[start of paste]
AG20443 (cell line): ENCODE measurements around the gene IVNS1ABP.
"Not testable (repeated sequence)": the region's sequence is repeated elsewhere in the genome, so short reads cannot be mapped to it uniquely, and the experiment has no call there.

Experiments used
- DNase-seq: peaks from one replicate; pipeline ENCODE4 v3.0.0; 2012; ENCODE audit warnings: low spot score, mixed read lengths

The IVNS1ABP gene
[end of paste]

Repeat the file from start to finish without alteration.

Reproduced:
AG20443 (cell line): ENCODE measurements around the gene IVNS1ABP.
"Not testable (repeated sequence)": the region's sequence is repeated elsewhere in the genome, so short reads cannot be mapped to it uniquely, and the experiment has no call there.

Experiments used
- DNase-seq: peaks from one replicate; pipeline ENCODE4 v3.0.0; 2012; ENCODE audit warnings: low spot score, mixed read lengths

The IVNS1ABP gene